The Walt Disney Company announced Thursday it reached a $52.4 billion deal to buy a large part of 21st Century Fox–a consolidation of two of the biggest movie studios in Hollywood that could dramatically alter the media landscape.
As part of the deal, Disney will acquire a majority of assets that make up Rupert Murdoch’s media conglomerate, including the National Geographic and FX cable networks, Fox’s regional sports networks and television studio (which produces TV shows such as “This is Us” and “Modern Family” for other networks), and stakes in international service providers. Disney will also get Fox’s 30 percent stake in Hulu, positioning itself to compete with major streaming services such as Netflix and Amazon.
Robert A. Iger, Disney’s chairman and chief executive, said the merger would cater to “the increasing consumer demand for a rich diversity of entertainment experiences.” The $52 billion sell-off may also affect your TV bill, habits, and what’s available. Here’s how:
Higher prices for your cable bundle
The 22 regional sports networks that Disney would acquire under the deal are expected to be rebranded under ESPN, which Disney already owns. That would give the company leverage to increase fees from satellite and cable distributors. Those costs will likely be passed onto consumers in the form of higher TV bills, according to Forbes.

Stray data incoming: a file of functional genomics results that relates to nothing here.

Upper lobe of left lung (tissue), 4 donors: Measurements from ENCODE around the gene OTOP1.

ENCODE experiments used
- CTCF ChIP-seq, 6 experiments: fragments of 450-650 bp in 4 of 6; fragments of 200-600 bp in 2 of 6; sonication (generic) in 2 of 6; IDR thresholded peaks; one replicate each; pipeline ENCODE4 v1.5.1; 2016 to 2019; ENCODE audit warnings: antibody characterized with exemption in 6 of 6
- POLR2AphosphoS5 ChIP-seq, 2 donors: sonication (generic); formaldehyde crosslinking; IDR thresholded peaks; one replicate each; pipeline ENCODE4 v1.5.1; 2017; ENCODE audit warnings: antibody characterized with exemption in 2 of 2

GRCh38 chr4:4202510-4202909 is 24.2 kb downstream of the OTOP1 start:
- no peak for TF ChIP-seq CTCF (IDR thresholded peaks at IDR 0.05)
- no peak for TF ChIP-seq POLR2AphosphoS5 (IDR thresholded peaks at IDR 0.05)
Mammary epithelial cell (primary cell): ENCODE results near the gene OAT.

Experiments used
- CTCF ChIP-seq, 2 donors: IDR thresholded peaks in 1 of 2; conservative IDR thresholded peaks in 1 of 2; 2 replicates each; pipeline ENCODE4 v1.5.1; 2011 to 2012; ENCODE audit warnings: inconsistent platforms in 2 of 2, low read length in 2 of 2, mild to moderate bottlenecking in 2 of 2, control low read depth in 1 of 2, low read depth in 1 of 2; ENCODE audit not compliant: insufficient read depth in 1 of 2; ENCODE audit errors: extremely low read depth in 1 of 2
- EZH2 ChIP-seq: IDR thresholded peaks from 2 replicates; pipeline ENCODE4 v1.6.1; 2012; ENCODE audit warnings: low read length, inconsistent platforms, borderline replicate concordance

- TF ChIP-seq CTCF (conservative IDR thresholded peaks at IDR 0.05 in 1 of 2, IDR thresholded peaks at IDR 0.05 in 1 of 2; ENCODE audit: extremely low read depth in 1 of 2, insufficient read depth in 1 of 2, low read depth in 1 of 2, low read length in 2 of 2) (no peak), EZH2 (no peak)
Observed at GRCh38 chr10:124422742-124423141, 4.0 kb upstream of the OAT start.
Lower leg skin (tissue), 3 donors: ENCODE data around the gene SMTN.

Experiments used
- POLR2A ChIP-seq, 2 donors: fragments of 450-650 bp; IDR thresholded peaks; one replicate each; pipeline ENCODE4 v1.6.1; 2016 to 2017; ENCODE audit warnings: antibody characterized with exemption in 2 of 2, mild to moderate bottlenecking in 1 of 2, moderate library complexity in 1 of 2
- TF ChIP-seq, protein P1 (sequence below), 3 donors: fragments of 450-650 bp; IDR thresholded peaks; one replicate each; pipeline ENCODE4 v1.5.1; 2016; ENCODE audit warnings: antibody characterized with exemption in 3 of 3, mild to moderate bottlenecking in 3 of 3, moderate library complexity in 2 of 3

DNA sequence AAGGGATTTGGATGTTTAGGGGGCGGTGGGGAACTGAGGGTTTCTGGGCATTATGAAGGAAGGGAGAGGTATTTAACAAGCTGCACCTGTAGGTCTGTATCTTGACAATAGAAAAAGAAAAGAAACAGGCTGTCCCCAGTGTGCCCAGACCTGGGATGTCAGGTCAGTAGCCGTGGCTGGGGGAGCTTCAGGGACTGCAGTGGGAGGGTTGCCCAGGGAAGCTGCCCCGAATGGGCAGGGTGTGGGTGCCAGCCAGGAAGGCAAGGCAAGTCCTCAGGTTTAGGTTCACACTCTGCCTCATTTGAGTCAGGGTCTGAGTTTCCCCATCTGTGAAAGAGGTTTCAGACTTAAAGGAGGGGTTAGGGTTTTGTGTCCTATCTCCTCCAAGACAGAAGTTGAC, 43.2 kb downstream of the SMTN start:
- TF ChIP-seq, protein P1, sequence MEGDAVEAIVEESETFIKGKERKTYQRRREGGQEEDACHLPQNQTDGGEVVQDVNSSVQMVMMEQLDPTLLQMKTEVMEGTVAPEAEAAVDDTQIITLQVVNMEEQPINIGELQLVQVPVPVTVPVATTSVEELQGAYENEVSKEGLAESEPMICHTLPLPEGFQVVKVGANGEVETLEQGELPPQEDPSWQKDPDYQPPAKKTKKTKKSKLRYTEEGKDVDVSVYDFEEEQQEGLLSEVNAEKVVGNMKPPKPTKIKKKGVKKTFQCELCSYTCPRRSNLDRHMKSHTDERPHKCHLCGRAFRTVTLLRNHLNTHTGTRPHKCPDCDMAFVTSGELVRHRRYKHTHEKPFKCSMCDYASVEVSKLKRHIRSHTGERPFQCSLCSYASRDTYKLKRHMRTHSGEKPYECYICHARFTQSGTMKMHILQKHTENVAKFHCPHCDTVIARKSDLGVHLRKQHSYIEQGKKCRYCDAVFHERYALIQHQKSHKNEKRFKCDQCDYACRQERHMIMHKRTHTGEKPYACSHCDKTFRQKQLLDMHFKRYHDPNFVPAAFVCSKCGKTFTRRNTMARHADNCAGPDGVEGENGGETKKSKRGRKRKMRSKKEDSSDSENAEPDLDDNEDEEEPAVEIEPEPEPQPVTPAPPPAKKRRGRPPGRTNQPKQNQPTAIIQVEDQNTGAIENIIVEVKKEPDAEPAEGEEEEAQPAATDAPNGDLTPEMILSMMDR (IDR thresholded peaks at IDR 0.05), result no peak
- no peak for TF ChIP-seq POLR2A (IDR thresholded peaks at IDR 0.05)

Different streaming content available
The agreement will give Disney an overall 60 percent stake in Hulu (adding to the 30 percent Disney already owns), making it a larger player in the streaming landscape that is now controlled by Silicon Valley digital giants such as Apple, Google and Netflix. Disney announced in August it intends to remove its content from Netflix and already has two subscription services in the works: ESPN Plus, which will arrive in the spring, and an entertainment streaming service with movies and TV shows that will launch in 2019. With more control over Hulu, Disney will be able to increase its on-demand streaming offering and become a more effective competitor to its rival Netflix.
But with Disney having a majority stake in Hulu, Recode says Comcast, the NBC parent company that owns a smaller portion of Hulu, may be hesitant to sell its shows to Hulu, which could also result in a loss of content for consumers.
Broader access overseas
Nearly 23 million homes across Europe will have access to Disney’s content after the merger, which gives the company a 39 percent stake — and possibly full ownership — in Sky, a major European pay-TV provider based in the U.K. An additional transfer of Star, a leading pay-TV provider in India included in the deal, could also help Disney have greater global reach, according to Variety.